It was the guitar that made me fall in love with him. He’d been playing it on the day I moved in. (My mother had won me the apartment by chatting with Mr. Altschul in German.) I was sitting, exhausted, on top of a packing box and eating ice cream with my sweaty siblings, who had hauled in all of the heavy stuff. Suddenly, a melody wafted through the window, unmistakably played on a guitar and pretty certainly coming from the apartment above. Then a voice began singing, as though my own troubadour had come
to woo me at my window. I wondered vaguely if the singer was a professional.
“What’s that?” asked Fritz, two years my junior, distracted for a moment from his double scoop cone, his fox-like face alert, his red mustache dripping.
“A guitar, brain,” answered Gerhard, two years my elder, still studying his ice cream sandwich’s label, his dark brows furrowed above his handsome face.
“The song, I mean.” Fritz shoved what remained of his cone in his mouth and then, in an awesome feat, continued to speak: “The awhtist.”
“Gordon Lightfoot,” I ventured. He was playing “That’s What You Get for Lovin’ Me.”
“It’s acoustic,” Fritz sneered.
“That’s right. We forgot you don’t like instruments that can’t be plugged in,” Gerhard quipped.
“Or musicians who play more than one chord progression over and over,” I added spitefully, referring to Fritz’s garage band, the Grinning Bishops, who had once practiced in my parents’ garage but had mercifully moved their act to his friend Chuck’s basement. Apparently things were different now, though, because Fritz actually made more money some weeks with the band than he did working as a manager at Barnes and Noble. In any case, our family tended to remember those appalling years, the discordant notes and loud feedback still echoing in our nightmares.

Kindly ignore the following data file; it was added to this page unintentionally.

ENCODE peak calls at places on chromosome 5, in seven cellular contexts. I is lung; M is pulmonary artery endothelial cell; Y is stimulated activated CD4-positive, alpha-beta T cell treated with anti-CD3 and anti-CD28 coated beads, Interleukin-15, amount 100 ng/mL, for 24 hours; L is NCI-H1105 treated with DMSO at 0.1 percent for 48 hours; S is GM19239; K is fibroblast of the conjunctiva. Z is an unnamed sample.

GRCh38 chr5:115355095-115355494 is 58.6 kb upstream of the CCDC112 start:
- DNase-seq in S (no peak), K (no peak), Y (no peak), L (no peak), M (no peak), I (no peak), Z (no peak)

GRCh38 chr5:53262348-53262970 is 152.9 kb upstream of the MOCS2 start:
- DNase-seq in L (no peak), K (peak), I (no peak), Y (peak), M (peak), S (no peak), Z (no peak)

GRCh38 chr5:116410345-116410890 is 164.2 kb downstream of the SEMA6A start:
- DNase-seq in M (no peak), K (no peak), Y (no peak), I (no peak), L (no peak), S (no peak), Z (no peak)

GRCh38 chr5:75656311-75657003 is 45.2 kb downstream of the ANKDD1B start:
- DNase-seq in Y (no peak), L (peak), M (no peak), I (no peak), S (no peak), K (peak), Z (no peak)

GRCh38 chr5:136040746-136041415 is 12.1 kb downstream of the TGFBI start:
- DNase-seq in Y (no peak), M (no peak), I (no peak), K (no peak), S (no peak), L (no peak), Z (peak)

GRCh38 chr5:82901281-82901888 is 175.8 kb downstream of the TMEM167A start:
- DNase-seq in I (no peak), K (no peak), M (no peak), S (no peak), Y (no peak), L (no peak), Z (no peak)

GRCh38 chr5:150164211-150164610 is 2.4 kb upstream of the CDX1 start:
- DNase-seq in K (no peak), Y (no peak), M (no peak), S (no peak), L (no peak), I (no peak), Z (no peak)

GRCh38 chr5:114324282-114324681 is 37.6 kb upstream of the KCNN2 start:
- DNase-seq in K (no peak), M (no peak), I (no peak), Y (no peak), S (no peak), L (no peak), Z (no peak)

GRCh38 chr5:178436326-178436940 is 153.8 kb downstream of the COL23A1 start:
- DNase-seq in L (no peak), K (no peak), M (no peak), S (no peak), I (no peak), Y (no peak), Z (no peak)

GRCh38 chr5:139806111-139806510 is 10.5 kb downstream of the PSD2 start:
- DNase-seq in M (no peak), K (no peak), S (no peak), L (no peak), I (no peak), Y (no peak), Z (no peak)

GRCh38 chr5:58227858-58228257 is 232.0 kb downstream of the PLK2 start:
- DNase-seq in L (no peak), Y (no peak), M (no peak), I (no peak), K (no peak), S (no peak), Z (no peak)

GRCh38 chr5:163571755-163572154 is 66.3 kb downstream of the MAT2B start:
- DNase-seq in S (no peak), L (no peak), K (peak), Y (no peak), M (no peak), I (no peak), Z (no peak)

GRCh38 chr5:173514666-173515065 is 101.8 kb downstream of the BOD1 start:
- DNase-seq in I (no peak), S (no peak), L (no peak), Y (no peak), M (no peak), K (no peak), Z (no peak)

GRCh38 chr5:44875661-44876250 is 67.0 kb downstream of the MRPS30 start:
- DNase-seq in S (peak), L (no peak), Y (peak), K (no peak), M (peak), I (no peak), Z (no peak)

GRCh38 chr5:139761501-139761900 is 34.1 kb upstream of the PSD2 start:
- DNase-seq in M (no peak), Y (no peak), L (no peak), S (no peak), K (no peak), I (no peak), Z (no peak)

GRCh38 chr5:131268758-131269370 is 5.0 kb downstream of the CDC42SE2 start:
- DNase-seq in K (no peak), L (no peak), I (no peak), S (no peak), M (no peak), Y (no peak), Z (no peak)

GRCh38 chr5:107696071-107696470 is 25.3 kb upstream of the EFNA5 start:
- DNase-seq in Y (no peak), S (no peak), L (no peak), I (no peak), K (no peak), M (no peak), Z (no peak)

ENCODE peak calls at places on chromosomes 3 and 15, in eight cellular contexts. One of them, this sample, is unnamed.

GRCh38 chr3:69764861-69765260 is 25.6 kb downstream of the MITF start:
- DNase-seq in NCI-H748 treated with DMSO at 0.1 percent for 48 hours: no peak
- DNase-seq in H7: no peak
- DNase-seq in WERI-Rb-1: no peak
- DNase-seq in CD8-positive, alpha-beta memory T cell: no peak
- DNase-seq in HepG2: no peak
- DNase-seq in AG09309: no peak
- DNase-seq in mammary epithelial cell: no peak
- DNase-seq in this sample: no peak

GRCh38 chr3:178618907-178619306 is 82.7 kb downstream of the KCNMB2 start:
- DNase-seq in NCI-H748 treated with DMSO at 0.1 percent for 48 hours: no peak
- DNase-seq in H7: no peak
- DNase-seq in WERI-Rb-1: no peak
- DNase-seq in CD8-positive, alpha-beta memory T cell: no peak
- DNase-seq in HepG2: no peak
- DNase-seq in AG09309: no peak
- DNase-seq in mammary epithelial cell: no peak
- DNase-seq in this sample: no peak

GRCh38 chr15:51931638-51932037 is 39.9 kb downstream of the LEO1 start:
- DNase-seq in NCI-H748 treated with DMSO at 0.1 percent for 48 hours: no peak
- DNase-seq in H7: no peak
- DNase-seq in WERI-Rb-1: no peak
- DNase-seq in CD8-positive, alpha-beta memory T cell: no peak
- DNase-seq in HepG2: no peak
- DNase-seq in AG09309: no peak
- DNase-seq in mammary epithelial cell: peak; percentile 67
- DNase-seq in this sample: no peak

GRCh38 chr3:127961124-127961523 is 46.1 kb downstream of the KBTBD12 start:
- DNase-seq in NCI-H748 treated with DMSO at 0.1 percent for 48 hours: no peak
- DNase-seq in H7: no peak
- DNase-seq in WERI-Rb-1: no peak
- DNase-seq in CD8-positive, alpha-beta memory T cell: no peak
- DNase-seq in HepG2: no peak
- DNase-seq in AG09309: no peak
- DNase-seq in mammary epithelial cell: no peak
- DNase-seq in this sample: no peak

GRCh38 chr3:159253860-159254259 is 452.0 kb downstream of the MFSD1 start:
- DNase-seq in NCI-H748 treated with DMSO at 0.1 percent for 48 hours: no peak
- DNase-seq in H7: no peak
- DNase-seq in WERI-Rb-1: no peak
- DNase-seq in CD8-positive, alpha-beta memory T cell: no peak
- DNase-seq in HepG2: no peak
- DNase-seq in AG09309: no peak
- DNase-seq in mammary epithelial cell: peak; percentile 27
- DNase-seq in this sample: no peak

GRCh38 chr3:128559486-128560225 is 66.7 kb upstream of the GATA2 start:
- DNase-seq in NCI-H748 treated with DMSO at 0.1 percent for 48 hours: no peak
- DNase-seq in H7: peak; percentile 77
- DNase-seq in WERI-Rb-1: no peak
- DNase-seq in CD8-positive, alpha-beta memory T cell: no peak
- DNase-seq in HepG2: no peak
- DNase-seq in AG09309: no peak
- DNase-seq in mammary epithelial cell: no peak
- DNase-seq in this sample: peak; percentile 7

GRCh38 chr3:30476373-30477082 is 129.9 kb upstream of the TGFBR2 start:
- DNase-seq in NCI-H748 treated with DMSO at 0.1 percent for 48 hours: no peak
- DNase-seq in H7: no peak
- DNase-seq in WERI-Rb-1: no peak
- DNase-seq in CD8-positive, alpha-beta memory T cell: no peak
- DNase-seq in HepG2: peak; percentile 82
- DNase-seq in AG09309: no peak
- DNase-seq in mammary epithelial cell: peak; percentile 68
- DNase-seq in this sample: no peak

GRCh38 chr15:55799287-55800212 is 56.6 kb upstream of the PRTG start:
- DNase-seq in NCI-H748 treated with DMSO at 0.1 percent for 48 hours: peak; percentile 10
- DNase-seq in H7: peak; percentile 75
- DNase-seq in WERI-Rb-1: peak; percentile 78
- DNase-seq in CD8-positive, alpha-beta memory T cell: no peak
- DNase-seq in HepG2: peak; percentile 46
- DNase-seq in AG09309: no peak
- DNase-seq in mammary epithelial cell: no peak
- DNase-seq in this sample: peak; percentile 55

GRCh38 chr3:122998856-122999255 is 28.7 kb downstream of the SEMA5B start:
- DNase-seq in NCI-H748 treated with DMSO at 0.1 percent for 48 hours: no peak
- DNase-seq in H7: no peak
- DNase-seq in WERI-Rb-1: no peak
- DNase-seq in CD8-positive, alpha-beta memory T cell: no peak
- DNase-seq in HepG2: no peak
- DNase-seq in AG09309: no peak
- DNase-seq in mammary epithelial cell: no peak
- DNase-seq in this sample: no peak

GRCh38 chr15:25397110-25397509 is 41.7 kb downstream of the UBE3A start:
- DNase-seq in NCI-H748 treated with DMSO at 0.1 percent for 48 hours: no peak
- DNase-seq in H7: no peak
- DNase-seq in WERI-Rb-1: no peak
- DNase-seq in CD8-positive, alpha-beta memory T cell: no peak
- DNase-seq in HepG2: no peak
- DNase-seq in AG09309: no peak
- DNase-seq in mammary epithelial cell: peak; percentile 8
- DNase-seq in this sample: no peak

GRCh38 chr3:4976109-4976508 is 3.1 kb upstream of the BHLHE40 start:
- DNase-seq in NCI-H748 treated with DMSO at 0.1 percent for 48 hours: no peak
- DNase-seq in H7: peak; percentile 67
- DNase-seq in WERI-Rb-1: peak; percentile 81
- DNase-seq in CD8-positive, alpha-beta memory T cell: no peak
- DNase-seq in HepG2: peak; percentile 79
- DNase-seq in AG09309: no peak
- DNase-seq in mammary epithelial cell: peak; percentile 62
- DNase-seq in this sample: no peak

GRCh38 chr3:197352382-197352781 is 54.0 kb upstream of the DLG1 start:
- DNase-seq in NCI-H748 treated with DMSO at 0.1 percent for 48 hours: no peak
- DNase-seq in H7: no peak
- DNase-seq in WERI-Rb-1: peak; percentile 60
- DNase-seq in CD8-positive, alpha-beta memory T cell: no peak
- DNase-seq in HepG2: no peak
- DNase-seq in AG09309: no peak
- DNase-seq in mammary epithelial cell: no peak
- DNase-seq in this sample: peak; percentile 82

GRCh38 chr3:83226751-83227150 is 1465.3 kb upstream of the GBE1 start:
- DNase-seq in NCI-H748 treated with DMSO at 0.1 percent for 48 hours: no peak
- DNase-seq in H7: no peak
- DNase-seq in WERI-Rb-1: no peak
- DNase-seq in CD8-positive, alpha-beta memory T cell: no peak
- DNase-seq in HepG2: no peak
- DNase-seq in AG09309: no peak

Some kids grow out of that nasty argumentative phase, but my brothers and I still argue–I think, sometimes, it’s to express our closeness. We feel we have the right to be sarcastic because we’re family. We don’t strike each other or fling things, but we have potentially cruel tongues.
Still, it was my brothers I went upstairs and called now. They share an apartment, so they were able to yell at me on two extensions.
“Wait until Mom hears this,” Fritz threatened. “She’s gonna have a nutty. She was crocheting some sort of little bag for your wedding.”
“Shut up, Fritz, that’s a secret,” boomed Gerhard in my ear.
“Well, it doesn’t matter now, does it? She dumped him.” The two of them began an argument of their own, and it comforted me briefly, until I heard Jack playing his guitar upstairs. He knew I could hear him; I’d confided that to him long ago. I could even hear lyrics when my window was open, which it was now. Jack was playing “Devil Woman.” Real subtle.
“We weren’t even engaged,” I protested.
“It doesn’t matter, Madman. He’s the one she wants you to marry. Everyone does. He’s not a total loser, like some we could name, so of course you had to break up with him.” Fritz, as usual, opted for criticism over compassion.
Gerhard was gentler, by a hair. “Really, Madman, we did like him. I have to wonder if the problem isn’t just something you’re manufacturing, maybe for a little drama?”